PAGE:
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People with high-risk alcohol consumption were equally likely to achieve a cure with direct-acting antivirals.
Nearly all study participants were cured after re-treatment following liver transplantation.
However, only 24% of people with hepatocellular carcinoma received direct-acting antiviral therapy.
Initiating HCV treatment during a hospital stay helped more people complete antiviral treatment and achieve a cure.
Nearly 70% of prior HBV vaccine nonresponders produced adequate antibodies after successful HCV treatment.
Offering hepatitis C treatment at the point of diagnosis streamlines care, saving both time and money.
Hepatocellular carcinoma among people with HCV fell after the debut of direct-acting antivirals, but cases are rising for other groups.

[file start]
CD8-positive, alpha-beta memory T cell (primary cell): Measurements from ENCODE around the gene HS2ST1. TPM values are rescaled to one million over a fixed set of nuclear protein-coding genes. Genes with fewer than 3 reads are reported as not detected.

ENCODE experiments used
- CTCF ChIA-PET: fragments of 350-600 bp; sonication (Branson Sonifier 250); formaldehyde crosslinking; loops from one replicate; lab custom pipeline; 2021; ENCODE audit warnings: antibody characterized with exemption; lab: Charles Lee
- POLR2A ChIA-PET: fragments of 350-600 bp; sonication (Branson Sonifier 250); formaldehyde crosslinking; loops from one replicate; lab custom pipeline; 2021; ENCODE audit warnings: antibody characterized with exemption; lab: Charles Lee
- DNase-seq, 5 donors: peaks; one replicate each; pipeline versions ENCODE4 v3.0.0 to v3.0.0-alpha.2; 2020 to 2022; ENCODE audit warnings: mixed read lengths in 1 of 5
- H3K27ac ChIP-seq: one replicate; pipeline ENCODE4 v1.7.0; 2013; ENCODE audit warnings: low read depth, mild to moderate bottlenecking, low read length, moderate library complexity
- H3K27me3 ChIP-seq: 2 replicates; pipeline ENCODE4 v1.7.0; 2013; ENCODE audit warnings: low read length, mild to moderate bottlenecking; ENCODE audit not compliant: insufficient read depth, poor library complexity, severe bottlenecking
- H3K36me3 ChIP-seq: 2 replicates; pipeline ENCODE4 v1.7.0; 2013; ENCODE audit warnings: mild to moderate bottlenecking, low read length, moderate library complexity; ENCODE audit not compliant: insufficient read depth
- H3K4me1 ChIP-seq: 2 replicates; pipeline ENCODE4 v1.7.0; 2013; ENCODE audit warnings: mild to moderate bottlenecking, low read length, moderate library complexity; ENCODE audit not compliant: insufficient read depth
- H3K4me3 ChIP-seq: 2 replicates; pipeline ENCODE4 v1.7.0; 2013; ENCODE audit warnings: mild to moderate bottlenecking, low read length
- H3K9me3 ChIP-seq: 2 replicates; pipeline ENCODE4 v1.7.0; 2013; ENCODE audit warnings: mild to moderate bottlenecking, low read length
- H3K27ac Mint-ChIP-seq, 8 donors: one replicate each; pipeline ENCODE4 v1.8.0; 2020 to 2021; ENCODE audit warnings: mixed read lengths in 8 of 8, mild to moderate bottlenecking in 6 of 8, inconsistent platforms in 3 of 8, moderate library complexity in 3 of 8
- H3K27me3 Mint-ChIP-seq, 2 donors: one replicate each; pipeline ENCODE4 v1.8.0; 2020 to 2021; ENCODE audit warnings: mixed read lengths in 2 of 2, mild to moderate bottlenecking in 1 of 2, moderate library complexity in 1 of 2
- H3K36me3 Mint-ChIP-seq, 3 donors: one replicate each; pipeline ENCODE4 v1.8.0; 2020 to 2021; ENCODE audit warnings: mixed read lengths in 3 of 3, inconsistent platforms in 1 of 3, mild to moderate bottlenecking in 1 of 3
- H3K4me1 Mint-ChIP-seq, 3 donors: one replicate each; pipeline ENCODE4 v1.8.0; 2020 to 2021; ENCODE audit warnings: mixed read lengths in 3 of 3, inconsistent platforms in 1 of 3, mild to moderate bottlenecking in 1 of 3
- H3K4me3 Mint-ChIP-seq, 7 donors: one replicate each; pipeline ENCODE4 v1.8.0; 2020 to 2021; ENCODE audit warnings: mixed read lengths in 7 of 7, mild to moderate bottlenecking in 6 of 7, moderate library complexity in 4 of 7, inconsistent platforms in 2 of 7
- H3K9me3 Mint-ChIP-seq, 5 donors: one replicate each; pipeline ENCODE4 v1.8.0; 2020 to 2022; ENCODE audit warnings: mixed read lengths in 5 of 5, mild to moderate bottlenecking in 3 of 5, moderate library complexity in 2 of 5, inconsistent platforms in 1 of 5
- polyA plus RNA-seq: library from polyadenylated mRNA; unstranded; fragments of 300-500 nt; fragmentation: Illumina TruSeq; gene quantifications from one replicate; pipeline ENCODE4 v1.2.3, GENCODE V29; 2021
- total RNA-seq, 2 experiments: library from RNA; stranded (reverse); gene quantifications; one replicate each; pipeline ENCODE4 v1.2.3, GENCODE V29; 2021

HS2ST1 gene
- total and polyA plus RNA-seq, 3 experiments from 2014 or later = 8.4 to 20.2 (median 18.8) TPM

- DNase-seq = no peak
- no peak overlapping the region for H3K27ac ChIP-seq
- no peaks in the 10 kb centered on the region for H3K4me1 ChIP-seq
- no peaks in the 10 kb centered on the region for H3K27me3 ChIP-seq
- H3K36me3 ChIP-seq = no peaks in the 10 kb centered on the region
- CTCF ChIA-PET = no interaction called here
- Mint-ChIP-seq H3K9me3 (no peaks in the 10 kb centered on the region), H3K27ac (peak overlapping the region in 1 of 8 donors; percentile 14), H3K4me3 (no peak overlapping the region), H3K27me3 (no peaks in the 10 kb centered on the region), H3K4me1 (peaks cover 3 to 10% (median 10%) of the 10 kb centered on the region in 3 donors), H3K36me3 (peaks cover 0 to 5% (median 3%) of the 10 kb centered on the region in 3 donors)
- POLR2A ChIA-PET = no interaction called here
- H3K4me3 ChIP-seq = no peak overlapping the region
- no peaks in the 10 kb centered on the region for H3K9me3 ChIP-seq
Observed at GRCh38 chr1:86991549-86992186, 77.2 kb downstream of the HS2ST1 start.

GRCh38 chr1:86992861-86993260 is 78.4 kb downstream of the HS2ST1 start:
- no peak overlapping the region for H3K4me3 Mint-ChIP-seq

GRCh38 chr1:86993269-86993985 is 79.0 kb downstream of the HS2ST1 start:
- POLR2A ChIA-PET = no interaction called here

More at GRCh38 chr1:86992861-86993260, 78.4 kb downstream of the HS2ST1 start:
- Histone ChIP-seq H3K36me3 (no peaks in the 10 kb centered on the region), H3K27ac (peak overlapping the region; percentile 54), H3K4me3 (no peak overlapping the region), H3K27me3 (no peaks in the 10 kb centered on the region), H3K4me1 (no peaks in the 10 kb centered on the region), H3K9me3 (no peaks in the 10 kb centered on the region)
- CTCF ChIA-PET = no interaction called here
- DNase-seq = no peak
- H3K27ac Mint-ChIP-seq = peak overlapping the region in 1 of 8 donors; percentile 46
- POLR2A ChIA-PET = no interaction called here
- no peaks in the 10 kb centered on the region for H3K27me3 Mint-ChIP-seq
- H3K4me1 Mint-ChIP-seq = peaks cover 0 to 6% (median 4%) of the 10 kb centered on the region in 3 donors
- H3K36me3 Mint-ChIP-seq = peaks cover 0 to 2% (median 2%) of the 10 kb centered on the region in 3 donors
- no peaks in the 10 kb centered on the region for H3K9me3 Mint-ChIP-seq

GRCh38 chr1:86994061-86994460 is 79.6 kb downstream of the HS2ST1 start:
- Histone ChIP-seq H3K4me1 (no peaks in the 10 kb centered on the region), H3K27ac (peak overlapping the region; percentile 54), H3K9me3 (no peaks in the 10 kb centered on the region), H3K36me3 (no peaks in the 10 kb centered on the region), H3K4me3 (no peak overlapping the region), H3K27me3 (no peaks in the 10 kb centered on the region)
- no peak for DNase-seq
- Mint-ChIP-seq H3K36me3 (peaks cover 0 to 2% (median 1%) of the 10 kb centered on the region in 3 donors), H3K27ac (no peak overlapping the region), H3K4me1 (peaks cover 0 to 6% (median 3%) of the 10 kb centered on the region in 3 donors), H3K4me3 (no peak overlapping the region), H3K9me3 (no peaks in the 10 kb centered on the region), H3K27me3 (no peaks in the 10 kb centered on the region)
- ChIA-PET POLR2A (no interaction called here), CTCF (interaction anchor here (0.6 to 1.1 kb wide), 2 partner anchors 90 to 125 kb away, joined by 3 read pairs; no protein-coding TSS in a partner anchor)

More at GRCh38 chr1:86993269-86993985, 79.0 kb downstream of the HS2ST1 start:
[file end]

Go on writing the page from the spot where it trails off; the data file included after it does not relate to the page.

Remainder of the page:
Egypt has diagnosed 87% of people living with hepatitis C and provided curative treatment for 93% of those diagnosed.
Hepatitis C prevalence was higher among people with unstable housing and those who injected drugs every day.
Only 20% of people covered by Medicaid received treatment within six months of their HCV diagnosis.
Modern antivirals can cure 95% of people with HCV, lowering the risk of cirrhosis, liver cancer and liver failure.
Adding ribavirin led to more side effects but did not improve the likelihood of a cure.
Older people, men and people living in poverty and lacking private insurance were more likely to have active HCV infection.
The CDC estimates that 21% of people living with HIV also have hepatitis C virus.
Drug-related mortality, including overdose, was the leading cause of death.
Researchers are working on a cure for hepatitis B and a vaccine and long-acting antivirals for hepatitis C.
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